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Symptomatic carotid near-occlusion causes a high risk of recurrent ipsilateral ischemic stroke

  • Thomas GuEmail author
  • Richard I. Aviv
  • Allan J. Fox
  • Elias Johansson
Open Access
Original Communication
  • 163 Downloads

Abstract

Objective

To assess the risk of recurrent ipsilateral ischemic stroke in patients with symptomatic near-occlusion with and without full collapse.

Methods

Included were consecutive patients eligible for revascularization, grouped into symptomatic conventional ≥ 50% carotid stenosis (n = 266), near-occlusion without full collapse (n = 57) and near-occlusion with full collapse (n = 42). The risk of preoperative recurrent ipsilateral ischemic stroke was analyzed, or, for cases not revascularized within 90 days, 90-day risk was analyzed.

Results

The risk of a preoperative recurrent ipsilateral ischemic stroke or ipsilateral retinal artery occlusion was 15% (95% CI 9–20%) for conventional ≥ 50% stenosis, 22% (95% CI 6–38%) among near-occlusion without full collapse and 30% (95% CI 16–44%) among near-occlusion with full collapse (p = 0.01, log rank test). In multivariate analysis, near-occlusion with full collapse had a higher risk of recurrent ipsilateral ischemic stroke (adjusted HR 2.6, 95% CI 1.3–5.3) and near-occlusion without full collapse tended to have a higher risk (adjusted HR 2.0, 95% CI 0.9–4.5) than conventional ≥ 50% stenosis. Only 24% of near-occlusion with full collapse underwent revascularization, common causes for abstaining were misdiagnosis as occlusion (31%), deemed surgically unfeasible (21%) and low perceived benefit (10%).

Conclusions

Symptomatic carotid near-occlusion has a high short-term risk of recurrent ipsilateral ischemic stroke, especially near-occlusion with full collapse.

Keywords

Stroke Neurology Carotid stenosis Large vessel disease 

Introduction

Carotid near-occlusion is a severe carotid stenosis that causes a reduction of the size of the internal carotid artery (ICA) distal to the stenosis [1, 2, 3]. The size reduction is likely a physiological response to flow reduction [2]. The distal size reduction is often moderate, with the distal artery being normal-appearing albeit small (near-occlusion without full collapse, Fig. 1), but is sometimes severe with a threadlike distal lumen (near-occlusion with full collapse, Fig. 2) [1, 2, 3].
Fig. 1

Left-sided symptomatic near-occlusion without full collapse; patient suffered a recurrent ipsilateral stroke 5 days after the exam. a Coronal view. Left distal ICA (black arrow, 3.3 mm) is smaller than right distal ICA (white arrow, 4.4 mm) and similar to left ECA (black arrowhead, 3.3 mm). Stenosis is hard to visualize (white arrowhead). b Sagittal view. Stenosis (white arrowhead) somewhat better visualized; lumen at stenosis is tight though but still difficult to assess. Axial source images (not displayed here) are usually most reliable to assess stenosis severity and with other features. A severe stenosis causing flow reduction was the most reasonable explanation of the small distal left ICA, interpreted as near-occlusion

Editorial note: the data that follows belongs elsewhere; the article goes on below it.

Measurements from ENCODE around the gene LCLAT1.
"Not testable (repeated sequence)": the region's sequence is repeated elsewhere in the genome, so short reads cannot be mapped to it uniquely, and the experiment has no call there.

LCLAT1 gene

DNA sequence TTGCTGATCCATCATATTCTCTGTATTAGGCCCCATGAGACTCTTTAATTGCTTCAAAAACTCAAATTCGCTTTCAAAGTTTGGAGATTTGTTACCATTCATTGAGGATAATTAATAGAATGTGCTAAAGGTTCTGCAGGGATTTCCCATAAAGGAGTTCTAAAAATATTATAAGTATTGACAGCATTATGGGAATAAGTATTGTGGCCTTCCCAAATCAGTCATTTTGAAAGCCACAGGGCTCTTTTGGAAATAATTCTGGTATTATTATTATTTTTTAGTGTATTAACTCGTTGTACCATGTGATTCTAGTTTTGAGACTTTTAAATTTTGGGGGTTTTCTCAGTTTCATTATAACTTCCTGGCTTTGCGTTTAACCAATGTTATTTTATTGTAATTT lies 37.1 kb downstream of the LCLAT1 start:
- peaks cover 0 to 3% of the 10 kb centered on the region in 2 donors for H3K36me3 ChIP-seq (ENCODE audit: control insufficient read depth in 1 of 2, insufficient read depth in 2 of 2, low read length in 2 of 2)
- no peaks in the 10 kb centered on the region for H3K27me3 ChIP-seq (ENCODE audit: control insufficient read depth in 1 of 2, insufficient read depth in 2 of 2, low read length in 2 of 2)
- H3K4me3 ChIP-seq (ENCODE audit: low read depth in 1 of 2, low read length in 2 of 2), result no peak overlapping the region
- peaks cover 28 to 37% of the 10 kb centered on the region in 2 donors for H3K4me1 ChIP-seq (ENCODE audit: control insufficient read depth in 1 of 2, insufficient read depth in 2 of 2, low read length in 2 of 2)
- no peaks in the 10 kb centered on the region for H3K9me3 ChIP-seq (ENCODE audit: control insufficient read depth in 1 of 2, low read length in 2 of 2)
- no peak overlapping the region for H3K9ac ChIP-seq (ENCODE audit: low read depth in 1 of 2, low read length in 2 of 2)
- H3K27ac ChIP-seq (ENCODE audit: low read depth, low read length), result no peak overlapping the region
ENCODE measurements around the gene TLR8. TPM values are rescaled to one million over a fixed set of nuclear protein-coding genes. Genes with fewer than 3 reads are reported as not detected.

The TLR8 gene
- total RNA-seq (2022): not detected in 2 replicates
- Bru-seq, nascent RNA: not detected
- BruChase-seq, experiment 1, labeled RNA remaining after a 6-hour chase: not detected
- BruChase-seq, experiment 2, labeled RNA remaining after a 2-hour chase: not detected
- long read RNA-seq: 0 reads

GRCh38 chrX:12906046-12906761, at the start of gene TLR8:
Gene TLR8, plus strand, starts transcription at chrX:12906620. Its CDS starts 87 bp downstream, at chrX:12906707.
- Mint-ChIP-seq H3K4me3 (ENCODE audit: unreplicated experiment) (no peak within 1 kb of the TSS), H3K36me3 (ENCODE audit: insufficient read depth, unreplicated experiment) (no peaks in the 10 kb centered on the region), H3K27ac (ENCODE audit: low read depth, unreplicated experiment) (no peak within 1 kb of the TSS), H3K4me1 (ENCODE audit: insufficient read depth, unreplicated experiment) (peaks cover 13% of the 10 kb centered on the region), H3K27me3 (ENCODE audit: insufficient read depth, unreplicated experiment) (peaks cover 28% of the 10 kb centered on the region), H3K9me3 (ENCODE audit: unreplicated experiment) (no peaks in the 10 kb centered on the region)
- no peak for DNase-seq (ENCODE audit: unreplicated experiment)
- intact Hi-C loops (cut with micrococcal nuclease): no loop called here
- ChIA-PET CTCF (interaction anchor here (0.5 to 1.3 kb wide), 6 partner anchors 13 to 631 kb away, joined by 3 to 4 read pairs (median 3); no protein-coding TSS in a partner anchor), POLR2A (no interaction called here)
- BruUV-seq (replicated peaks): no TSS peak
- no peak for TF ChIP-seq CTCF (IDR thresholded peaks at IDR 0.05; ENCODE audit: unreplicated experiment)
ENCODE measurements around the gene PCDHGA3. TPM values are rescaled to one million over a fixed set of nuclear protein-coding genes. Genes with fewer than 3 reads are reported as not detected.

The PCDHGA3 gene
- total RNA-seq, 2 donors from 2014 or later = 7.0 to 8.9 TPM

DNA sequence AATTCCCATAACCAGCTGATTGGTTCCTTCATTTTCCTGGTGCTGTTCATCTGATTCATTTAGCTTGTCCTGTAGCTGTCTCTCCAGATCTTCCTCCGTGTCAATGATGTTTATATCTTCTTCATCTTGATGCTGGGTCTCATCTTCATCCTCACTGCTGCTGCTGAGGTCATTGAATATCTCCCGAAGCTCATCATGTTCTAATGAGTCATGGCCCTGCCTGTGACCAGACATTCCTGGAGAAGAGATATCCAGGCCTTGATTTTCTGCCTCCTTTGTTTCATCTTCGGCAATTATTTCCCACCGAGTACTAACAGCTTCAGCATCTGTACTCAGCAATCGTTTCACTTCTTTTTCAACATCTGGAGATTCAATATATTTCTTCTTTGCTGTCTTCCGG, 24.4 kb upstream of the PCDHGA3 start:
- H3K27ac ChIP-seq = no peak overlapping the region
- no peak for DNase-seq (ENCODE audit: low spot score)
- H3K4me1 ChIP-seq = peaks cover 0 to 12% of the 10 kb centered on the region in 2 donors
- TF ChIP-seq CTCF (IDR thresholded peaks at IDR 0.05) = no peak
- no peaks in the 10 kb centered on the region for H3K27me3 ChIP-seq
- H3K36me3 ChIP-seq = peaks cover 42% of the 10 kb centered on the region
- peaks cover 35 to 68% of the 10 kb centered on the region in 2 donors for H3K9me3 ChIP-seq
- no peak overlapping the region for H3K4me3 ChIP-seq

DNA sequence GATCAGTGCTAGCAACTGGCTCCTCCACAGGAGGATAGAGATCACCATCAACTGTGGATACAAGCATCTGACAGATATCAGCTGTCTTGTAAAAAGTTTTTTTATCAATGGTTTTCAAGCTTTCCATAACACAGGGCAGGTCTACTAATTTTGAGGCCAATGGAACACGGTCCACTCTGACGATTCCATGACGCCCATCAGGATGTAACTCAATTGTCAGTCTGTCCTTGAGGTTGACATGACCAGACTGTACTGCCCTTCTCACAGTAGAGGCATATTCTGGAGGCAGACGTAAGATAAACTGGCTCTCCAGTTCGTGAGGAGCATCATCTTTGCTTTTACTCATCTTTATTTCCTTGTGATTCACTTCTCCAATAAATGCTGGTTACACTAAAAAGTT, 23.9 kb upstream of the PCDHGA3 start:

Fig. 2

Left-sided symptomatic near-occlusion with full collapse; patient suffered a recurrent ipsilateral stroke 7 days after the exam. Left-sided symptomatic near-occlusion with full collapse. a Coronal view. Left distal ICA (black arrow, 1.2 mm) is clearly smaller than right distal ICA (white arrow, 3.7 mm) and smaller than left ECA (black arrowhead, 3.8 mm). Stenosis not seen in this projection, as the lumen was out-of-plane and so small on the image. b Axial view of the stenosis (white arrowhead, 0.8 mm). No relevant stenosis in left ICA (black start)

In the pooled analysis of NASCET and ECST, 246 of 262 cases with near-occlusions were without full collapse and only 16 had criteria for near occlusions with full collapse [3]. These trials strongly suggested that carotid endarterectomy (CEA) is of less value for patients with near occlusion than for patients with severe stenosis but without near occlusion [3]. Accordingly, guidelines recommend best medical treatment, not revascularization, for patients with symptomatic near-occlusion [4, 5]. However, a recent consecutive study and a recent registry have found varying (5–43%) assessments of risk of recurrent ipsilateral ischemic stroke within 1 month of presenting event, and varying if near-occlusion with full collapse alone carries an increased risk [6, 7]. Since more than half of near-occlusions in NASCET and ECST were included > 4 weeks after last event, a high early risk might have been missed in these trials [3].

The purpose of this study was to analyze the short-term risk of ipsilateral ischemic stroke among a consecutive series of patients with symptomatic near-occlusion with and without full collapse diagnosed by CT angiography (CTA).

Materials and methods

Study population

We re-evaluated consecutive carotid CTAs performed or sent to the department of radiology at Norrland University Hospital during the period January 2010 to December 2014 (4440 CTA examinations from 4067 patients). Inclusion criteria were symptomatic ≥ 50% stenosis on CTA and being suitable candidates for evaluation for revascularization. Hence, exclusion criteria were severe co-morbidity (clearly causing patients to be unsuitable for secondary preventive revascularization, such as severe cognitive decline), major stroke as presenting event and > 6 months delay between presenting event and CTA; however, cases that did not undergo revascularization due to other causes, such as major recurrent stroke occurring after presentation and perceived poor risk/benefit after detailed evaluation were included.

Clinical routine and medical records review